Alexander technique and Feldenkrais method: A critical overview

Sanjiv Jain, Kristy Janssen, Sharon DeCelle

Research output: Contribution to journalReview articlepeer-review


Knowing how the body moves and responds seems simplistic. Being truly aware and attentive to the subtleties of that movement is a learned skill, however, that requires a concerted effort. Conventional physical therapy, biofeedback, yoga, meditation, and martial arts training are examples of activities that incorporate this awareness. The Alexander technique and Feldenkrais method focus on developing one's awareness of movement and provide the student the ability to improve that movement. The philosophy and method each technique uses to achieve that common goal differs. For motivated individuals, both techniques provide tools to improve functional quality of movement and improve quality of life. Each technique has been practiced for more than 50 years, in many countries, by thousands of students and teachers. Strong anecdotal experience supports its use and growing popularity. The core principle of improving awareness of one's movements resonates as a useful tool in improving dysfunction of movement. Current research-based evidence cannot guide clinicians, however, in determining the effectiveness of these techniques, the length of treatment needed, or for which patients it would be most effective. Prospective clinical studies with standardized outcome assessment tools would provide more objective evidence to support the utility of these techniques. Keeping an open mind, being motivated, and having a clear goal allow an individual to benefit from these techniques, while still remaining a critical consumer of health care options.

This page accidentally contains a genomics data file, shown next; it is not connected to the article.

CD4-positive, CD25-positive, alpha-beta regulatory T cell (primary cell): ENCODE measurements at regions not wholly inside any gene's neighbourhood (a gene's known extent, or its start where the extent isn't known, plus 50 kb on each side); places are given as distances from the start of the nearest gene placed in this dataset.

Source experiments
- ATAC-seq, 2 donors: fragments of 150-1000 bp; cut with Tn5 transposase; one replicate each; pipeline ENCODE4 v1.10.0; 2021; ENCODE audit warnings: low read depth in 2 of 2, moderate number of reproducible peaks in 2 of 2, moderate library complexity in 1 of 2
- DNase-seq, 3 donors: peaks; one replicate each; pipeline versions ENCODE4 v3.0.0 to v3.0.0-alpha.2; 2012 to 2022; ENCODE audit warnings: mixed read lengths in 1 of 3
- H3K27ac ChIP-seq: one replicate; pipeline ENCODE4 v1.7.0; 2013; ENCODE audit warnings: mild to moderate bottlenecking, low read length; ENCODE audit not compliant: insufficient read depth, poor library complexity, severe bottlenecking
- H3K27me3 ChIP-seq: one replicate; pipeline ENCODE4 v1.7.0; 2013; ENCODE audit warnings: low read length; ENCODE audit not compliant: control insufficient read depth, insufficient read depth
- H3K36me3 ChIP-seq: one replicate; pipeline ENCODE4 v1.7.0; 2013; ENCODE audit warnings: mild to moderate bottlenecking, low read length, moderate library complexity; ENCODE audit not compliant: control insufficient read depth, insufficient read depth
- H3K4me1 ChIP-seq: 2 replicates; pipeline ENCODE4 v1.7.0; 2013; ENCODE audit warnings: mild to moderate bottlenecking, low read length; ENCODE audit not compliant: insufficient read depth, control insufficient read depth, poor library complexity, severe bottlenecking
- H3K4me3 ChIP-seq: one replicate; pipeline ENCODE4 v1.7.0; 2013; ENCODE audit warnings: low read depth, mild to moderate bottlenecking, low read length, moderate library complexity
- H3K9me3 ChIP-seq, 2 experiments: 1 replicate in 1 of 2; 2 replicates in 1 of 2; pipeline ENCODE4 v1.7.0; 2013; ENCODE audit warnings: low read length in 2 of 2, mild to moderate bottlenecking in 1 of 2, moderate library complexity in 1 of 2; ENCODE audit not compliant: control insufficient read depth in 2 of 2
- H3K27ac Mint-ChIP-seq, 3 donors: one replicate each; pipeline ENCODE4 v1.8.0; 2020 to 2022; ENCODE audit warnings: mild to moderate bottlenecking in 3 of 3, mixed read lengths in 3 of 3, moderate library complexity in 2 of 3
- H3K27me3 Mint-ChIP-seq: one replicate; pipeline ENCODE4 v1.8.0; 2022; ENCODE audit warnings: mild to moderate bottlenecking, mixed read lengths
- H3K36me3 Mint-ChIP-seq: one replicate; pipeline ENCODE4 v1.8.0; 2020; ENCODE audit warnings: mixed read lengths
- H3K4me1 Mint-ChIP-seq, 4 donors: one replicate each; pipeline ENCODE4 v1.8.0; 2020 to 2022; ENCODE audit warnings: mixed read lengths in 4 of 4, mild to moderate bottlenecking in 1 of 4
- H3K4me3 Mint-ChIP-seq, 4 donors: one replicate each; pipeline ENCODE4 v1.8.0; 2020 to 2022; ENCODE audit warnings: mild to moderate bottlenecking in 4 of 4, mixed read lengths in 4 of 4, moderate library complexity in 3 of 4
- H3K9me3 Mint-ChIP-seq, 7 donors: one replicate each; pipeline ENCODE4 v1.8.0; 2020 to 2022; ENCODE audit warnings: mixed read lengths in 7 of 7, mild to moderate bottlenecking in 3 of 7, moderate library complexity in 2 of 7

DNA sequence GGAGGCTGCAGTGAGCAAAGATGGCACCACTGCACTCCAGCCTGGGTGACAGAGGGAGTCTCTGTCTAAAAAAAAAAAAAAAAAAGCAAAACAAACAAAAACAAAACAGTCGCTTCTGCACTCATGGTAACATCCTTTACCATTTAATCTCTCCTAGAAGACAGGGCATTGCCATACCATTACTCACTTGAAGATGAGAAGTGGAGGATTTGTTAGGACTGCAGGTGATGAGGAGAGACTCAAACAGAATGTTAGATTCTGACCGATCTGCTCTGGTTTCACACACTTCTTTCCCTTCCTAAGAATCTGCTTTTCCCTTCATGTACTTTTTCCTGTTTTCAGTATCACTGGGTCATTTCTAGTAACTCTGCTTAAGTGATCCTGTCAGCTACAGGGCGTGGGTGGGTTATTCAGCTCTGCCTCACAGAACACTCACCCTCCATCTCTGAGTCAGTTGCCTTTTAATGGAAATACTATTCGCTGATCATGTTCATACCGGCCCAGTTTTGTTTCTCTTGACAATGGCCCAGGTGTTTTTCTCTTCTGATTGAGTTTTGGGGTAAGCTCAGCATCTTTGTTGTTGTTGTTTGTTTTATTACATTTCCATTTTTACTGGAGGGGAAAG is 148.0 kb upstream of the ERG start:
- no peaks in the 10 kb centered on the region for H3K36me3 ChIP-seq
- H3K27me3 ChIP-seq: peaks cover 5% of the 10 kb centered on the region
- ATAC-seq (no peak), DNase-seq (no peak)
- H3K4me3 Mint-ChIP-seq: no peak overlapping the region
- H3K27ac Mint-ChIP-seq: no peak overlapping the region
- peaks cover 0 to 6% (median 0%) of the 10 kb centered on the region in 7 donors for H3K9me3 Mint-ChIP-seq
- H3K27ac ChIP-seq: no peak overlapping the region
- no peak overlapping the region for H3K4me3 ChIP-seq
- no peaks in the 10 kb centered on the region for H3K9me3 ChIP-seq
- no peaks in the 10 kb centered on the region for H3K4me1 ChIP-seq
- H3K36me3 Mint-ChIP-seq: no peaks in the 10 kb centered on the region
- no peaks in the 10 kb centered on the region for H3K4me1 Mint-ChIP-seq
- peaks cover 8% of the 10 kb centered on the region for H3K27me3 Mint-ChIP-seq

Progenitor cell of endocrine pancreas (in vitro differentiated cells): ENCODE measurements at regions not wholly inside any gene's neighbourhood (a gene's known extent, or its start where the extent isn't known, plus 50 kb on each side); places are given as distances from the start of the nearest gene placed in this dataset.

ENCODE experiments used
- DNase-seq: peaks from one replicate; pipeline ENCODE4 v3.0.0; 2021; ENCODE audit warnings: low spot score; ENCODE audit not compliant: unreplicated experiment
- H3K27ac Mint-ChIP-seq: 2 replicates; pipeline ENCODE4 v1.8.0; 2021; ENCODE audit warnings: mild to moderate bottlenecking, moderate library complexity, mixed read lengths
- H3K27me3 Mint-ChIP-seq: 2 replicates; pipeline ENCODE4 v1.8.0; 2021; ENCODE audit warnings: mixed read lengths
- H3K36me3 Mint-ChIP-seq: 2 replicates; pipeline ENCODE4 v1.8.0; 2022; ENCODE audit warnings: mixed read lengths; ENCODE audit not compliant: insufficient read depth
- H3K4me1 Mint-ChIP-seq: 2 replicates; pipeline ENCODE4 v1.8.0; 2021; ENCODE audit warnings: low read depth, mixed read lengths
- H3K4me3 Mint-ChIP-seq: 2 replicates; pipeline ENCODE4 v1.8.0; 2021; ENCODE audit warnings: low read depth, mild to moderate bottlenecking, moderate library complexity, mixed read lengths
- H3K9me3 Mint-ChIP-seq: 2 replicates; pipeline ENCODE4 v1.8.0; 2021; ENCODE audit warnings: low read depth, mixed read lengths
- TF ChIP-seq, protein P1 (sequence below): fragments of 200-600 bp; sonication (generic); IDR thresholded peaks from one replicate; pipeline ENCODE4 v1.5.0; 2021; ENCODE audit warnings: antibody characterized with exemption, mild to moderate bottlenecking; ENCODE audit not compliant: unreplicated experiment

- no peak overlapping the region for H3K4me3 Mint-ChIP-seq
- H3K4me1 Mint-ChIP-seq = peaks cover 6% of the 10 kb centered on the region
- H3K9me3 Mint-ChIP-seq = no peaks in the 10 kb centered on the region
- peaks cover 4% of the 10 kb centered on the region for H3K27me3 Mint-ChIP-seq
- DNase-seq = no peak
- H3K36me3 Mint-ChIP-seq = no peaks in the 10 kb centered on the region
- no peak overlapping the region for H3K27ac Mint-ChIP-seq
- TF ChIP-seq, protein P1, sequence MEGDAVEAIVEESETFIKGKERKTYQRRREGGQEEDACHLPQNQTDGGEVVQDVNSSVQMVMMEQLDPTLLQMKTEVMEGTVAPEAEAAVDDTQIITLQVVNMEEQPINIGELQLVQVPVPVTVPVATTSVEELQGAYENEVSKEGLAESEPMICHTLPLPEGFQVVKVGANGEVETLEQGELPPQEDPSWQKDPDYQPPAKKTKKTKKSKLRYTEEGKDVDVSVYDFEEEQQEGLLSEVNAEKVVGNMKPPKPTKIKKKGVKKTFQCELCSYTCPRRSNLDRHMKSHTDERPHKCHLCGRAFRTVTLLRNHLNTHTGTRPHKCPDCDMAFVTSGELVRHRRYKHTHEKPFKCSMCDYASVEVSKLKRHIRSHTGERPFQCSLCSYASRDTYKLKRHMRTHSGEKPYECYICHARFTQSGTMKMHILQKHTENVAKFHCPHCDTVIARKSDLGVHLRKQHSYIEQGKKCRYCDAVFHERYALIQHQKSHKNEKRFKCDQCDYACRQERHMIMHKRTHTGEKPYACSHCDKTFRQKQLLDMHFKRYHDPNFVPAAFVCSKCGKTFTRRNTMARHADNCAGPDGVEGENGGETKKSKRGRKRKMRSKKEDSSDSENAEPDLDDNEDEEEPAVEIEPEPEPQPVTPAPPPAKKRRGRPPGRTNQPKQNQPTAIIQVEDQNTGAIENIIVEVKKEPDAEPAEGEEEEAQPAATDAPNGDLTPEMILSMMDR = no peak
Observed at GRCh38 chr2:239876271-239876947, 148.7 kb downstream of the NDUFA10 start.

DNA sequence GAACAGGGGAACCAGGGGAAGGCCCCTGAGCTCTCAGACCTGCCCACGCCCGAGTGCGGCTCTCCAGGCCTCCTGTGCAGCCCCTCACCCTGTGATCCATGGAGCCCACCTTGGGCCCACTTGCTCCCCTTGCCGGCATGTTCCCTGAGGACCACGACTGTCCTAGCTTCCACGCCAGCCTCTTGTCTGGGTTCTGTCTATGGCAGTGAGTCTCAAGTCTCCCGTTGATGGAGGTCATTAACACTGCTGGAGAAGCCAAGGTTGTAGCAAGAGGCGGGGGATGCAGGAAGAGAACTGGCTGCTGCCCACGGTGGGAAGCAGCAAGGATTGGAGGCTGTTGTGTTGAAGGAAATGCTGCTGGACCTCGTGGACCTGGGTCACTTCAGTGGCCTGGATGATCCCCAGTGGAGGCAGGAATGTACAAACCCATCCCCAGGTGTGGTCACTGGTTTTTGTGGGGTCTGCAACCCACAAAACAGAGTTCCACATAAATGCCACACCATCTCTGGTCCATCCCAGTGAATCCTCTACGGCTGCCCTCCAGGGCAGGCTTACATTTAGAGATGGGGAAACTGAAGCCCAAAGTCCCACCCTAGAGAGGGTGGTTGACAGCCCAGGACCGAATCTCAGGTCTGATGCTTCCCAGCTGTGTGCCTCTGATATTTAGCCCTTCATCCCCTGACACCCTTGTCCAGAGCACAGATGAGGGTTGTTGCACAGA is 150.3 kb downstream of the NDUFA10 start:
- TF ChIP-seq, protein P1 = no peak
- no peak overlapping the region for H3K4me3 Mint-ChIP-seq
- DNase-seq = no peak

Original languageEnglish (US)
Pages (from-to)811-825
Number of pages15
JournalPhysical Medicine and Rehabilitation Clinics of North America
Issue number4
StatePublished - Nov 1 2004

ASJC Scopus subject areas

  • Physical Therapy, Sports Therapy and Rehabilitation
  • Rehabilitation


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